Laos, strangely wonderful
On my trip to Laos in 1970 I asked— in Thai— a worker at my hotel for directions to a good local restaurant. My ability to (barely) speak his language got me an invitation to dinner at his home. I was honored.
The next morning, he and I walked through rice paddies, banana trees, and scores of donkeys and water buffaloes to a neat wooden house on stilts in a small village outside of town. He introduced me to his family— 20 or so people from three generations. It was a grand occasion. Strangely, one of the children was white and spoke English. I didn’t inquire about him, and no one offered an explanation.
I was not surprised I was the subject of attention. The women giggled as the men chatted away to me assuming I understood what they were saying. I just nodded and smiled. The children stared intently at me for several minutes, touched my skin and hair, then ran away giggling. That had been a standard reaction during my Peace Corps days, so I just played along by making faces. I was a hit until their elders chased them away.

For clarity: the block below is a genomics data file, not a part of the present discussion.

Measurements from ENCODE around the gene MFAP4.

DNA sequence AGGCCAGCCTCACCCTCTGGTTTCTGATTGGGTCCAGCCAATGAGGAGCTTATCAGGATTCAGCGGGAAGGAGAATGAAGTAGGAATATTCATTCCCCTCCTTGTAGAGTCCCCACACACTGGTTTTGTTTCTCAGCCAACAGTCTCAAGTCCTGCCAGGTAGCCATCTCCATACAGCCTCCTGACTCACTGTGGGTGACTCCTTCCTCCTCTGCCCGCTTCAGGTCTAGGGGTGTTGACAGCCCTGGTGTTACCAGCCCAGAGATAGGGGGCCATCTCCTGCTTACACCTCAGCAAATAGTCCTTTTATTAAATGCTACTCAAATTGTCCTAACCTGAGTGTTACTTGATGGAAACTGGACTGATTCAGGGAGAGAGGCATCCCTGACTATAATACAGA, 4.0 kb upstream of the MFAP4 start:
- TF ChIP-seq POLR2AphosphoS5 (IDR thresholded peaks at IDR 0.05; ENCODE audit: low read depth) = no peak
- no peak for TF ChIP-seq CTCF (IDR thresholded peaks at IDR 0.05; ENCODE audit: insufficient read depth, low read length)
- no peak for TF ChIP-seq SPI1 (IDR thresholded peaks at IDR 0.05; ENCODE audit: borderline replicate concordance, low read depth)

I loved Thai food while in the Peace Corps, and I love Thai food today, BUT what I ate that day I hope to never eat again: raw pork strips, red ant salad, beef testicles, duck blood soup, and fermented frogs. I drank Thai Mekhong Beer to wash it down before enjoying a dessert of spring onions in coconut milk and sticky rice balls with mango.
At the end of the dinner, I thanked my hosts, walked back to my hotel room, and, as quietly as possible, threw up in the squat john (toilet).
Continued next week